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NICE set to reject Kyowa Kirin’s Crysvita for XLH

Committee says the rare disease therapy isn’t value for money


Drug pricing is still a widespread issue for pharma, and strained healthcare systems have seen many drug makers fall at the mercy of ever tightening budget cuts.

Honing in on the United Kingdom however, it seems that the country's cost-effectiveness watchdog has found its next victim in the form of Japanese pharma group Kyowa Kirin, which is set to receive a NICE rejection for its rare disease therapy Crysvita (burosumab).

The twice-monthly injection was given a conditional approval by the European Medicines Agency (EMA) earlier this year to treat children and young people with X-linked hypophosphataemia (XLH), a genetic disorder characterised by bowed or bent legs, short stature, bone pain and delayed walking.

XLH only affects around 250 children and young people in England, however the disease itself is said to have a substantial physical and emotional impact on the patient due to its debilitating nature.

Interestingly, the current standard of care consists of vitamin D supplements and oral phosphate – to boost low levels of phosphate found in the blood of XLH patients – but there is no treatment which targets the underlying pathophysiology of XLH – until now.

Despite this advancement, the National Institute for Health and Care Excellence’s (NICE) Highly Specialised Technology (HST) committee – which evaluates the price of drugs in the rare disease area – has concluded that the cost-effectiveness estimates are much higher than what would normally be considered value for money.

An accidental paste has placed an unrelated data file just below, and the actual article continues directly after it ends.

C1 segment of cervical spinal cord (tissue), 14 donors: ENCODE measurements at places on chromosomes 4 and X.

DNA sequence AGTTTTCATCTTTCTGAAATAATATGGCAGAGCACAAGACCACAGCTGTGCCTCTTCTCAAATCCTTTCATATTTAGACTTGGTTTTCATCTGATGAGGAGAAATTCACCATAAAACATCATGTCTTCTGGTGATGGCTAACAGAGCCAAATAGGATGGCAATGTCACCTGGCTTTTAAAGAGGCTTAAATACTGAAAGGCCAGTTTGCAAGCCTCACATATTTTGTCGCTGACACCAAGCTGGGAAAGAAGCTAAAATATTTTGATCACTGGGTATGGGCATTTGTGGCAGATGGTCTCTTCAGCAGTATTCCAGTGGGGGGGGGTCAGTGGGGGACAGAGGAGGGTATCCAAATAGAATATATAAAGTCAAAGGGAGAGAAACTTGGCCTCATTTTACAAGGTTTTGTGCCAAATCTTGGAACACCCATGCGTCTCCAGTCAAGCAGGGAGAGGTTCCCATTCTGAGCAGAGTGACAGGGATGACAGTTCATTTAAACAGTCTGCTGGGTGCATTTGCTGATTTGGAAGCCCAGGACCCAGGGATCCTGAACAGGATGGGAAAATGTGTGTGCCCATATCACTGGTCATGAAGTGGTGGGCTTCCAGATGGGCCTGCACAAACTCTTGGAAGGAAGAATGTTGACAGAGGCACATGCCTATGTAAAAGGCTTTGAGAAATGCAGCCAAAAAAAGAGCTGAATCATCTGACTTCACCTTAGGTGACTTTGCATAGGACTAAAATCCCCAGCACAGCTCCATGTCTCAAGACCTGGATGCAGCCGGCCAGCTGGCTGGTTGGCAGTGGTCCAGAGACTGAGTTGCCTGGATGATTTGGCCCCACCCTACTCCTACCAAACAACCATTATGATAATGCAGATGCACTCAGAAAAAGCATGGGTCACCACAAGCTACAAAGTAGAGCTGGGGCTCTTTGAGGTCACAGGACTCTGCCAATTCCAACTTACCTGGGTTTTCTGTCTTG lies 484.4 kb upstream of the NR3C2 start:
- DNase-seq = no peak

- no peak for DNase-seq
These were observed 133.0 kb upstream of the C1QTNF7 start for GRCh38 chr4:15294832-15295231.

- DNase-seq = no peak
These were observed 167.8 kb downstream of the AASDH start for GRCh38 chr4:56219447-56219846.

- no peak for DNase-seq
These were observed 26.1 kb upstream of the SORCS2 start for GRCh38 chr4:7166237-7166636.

Crysvita’s annual pricing is conditional on the patient’s weight but has an upper estimated price of an eye watering £388,960 a year for a 17-year-old weighing in at 60kg.

Commenting on this, Hiroki Nakamura from Kyowa Hakko Kirin's corporate communications department, said: "We welcome and appreciate the open and constructive deliberation undertaken during the first committee meeting, particularly the thoughtful and moving contributions of expert clinicians and patient representatives.

"We hope that following the responses gathered from the existing stakeholders and wider public during the consultation period, and the introduction of a suitable financial arrangement, the committee would be in a position to issue positive guidance for the use of burosumab."

Additionally, NICE has said it’s unsure on the drug’s clinical evidence, confirming that the data is “limited and uncertain” while also highlighting the lack of data available from young people with the disease.

This doesn’t mean to say that NICE won’t change its mind in time – of course providing a reasonable discount offered on Kyowa Kirin’s behalf would help – but the lack of clinical evidence coupled with a steep price tag might not necessarily put the nail in the coffin.

Take GlaxoSmithKline’s (GSK) gene therapy Strimvelis for example. The drug, which treats children with adenosine deaminase deficiency (ADA-SCID), is easily the most costly therapy approved by NICE, yet the HST committee gave the all-clear despite data “uncertainties”.

If Crysvita follows in Strimvelis’ footsteps, then Kyowa Kirin could see its rare disease therapy approved for use on the UK’s National Health Service (NHS), but that decision will be confirmed in October.

Article by
Gemma Jones

15th June 2018

From: Regulatory



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